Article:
Casa De Mi Luna in the Czech Republic Blends Many Natural Materials

Fusing local heritage and contemporary spatial dynamics, Casa De Mi Luna nestles into the scenic landscape of a nature reserve in the Czech Republic. Designed by Martin Zizka of Studio Circle Growth, the residence provides an idyllic retreat for an Argentinian-Czech family seeking respite from the bustle of Prague.

The space blends with the region’s local vernacular by way of both form and materiality. The house has a simple symmetrical gable roof, rounded eaves, terracotta roof tile, lime render, and local larch. Meanwhile, the interiors are dominated by wood and earth, with soft touches of traditional blue, green and terracotta tiles.

The ground floor finds structure through a segmented staircase which curves upwards into the double-height second-floor landing. Two symmetrically poised rooms on this second level, boasting east and west orientations, feature arched ceilings as a result of a creative collar tie solution for the rafters.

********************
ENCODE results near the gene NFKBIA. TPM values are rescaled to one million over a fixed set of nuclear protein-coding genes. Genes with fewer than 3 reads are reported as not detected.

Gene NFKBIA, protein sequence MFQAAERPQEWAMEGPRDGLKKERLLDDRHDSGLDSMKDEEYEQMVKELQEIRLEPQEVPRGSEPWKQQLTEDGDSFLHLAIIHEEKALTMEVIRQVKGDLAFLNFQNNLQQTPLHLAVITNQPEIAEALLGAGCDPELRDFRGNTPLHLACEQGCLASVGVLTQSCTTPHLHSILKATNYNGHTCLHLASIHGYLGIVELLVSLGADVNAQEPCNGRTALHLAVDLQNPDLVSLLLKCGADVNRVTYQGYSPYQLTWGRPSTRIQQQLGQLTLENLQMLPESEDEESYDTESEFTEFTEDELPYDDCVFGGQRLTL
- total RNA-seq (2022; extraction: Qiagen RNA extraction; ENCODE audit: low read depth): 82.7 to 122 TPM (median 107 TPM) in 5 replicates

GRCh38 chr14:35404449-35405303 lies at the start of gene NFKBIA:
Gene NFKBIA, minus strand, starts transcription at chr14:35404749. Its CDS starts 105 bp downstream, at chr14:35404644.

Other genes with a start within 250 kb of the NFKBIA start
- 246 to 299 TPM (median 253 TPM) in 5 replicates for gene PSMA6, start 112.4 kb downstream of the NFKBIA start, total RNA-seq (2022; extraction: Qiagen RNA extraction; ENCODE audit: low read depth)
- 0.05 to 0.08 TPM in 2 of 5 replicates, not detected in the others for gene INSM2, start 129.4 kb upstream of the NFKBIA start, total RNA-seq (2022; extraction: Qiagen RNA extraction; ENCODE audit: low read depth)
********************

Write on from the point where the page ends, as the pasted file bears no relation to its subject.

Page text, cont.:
The fireplace, adorned with green tiles reminiscent of historical mass ovens of the region, occupies a strategic place between the living and dining realms to spread warmth evenly throughout the house. This further heats water, channeling it to a large tank stored in the utility room. As temperatures drop, the warm water permeates the walls where the clay plaster plays the role of a  thermal mass, releasing heat like an ancient mass oven. The clay plaster further regulates the moisture of the interior environment as well as the straw EcoCocon panels.

The house is built using prefabricated straw and timber panels which form the core, assembled efficiently on-site. Three centimeters of clay plaster envelope the interior, regulating moisture and temperature. The final layer is a soft white clay plaster along the internal surfaces.

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